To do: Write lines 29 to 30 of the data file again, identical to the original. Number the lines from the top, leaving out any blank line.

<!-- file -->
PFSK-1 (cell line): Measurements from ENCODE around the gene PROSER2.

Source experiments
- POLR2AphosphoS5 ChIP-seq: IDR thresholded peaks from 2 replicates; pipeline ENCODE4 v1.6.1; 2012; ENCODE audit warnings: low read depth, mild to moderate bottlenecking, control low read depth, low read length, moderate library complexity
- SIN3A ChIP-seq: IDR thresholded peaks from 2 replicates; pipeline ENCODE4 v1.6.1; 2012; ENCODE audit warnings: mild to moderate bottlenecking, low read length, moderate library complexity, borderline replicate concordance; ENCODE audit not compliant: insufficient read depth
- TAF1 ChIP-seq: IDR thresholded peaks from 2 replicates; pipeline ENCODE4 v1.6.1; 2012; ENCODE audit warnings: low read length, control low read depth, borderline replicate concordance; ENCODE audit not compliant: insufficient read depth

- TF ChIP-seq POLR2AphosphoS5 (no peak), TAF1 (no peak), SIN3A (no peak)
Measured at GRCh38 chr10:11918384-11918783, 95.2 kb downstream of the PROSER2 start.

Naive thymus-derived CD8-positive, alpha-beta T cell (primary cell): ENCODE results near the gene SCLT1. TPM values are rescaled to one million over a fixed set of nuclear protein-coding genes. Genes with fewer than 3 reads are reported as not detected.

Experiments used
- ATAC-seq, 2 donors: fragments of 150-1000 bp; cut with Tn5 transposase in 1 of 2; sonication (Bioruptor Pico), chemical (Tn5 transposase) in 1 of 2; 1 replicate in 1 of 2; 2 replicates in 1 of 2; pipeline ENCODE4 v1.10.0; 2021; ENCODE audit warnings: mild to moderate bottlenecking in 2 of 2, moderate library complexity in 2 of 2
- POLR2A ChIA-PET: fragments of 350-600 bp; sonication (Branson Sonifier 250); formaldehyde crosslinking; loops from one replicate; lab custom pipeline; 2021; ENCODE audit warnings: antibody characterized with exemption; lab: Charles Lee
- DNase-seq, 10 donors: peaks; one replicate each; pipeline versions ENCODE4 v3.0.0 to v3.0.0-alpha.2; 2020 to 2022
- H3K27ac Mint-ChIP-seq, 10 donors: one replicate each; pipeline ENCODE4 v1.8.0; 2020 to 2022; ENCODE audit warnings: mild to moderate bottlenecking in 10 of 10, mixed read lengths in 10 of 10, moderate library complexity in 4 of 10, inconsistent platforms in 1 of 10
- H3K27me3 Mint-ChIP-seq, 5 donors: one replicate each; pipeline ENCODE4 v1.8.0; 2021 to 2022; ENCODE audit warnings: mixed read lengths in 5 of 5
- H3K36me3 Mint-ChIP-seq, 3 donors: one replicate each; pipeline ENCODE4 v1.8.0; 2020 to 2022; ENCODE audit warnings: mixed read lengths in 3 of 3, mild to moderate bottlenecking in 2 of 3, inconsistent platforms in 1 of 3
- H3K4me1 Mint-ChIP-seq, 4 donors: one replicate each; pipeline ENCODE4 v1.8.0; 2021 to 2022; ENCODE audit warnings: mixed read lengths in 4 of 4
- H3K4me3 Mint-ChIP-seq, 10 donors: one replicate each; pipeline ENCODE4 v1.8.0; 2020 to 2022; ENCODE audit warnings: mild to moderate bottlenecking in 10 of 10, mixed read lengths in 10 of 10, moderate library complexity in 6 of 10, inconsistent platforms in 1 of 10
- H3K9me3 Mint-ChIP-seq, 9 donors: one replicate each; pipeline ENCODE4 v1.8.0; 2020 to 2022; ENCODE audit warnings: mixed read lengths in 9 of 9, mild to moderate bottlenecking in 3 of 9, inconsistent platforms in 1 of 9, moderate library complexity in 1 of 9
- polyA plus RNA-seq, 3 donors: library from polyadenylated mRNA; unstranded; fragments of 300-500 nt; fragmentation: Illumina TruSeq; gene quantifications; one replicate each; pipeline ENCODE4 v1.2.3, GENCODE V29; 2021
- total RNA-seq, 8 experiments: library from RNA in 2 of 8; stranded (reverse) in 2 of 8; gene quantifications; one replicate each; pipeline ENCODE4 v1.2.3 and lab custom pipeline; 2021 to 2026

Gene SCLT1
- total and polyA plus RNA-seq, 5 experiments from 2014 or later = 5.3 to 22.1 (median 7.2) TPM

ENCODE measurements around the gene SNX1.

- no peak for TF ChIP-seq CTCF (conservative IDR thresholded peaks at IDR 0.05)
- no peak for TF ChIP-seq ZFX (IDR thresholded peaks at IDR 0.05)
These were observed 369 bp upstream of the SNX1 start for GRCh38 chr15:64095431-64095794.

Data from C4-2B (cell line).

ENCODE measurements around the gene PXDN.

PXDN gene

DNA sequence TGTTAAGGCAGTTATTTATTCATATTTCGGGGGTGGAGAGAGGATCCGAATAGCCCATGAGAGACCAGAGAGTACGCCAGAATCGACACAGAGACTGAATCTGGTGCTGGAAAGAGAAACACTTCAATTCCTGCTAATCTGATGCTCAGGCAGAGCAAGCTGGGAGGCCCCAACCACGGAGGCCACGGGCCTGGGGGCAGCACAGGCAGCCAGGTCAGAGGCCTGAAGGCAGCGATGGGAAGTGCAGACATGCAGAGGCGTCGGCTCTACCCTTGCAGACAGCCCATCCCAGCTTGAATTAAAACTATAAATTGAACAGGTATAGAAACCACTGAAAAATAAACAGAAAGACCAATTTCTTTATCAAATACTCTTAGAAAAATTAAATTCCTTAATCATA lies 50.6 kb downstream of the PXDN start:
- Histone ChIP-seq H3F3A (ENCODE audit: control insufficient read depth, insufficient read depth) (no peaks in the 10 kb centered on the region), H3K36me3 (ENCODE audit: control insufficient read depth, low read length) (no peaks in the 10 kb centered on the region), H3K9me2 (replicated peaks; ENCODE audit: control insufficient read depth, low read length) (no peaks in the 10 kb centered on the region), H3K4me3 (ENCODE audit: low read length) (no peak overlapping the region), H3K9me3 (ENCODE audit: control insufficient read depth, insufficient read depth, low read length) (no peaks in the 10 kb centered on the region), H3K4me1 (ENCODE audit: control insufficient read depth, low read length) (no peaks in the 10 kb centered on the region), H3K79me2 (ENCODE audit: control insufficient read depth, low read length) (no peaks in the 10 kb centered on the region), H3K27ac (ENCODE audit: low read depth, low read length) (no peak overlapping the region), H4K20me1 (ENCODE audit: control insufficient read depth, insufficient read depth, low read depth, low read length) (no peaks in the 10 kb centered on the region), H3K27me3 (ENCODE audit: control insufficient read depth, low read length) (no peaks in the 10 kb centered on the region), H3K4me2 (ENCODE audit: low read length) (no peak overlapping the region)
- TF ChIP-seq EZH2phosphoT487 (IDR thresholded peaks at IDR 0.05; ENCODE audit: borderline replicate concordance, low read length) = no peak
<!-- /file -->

PXDN gene

DNA sequence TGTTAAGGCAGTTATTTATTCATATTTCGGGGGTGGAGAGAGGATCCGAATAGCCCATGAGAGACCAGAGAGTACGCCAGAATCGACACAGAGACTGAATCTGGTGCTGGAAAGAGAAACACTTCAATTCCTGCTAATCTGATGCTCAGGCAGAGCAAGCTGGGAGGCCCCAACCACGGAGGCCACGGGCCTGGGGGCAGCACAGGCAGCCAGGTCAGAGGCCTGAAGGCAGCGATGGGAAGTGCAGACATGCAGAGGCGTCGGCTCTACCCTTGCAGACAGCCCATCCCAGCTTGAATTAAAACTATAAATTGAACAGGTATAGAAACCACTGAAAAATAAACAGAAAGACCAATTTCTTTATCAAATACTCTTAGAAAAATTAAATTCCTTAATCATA lies 50.6 kb downstream of the PXDN start: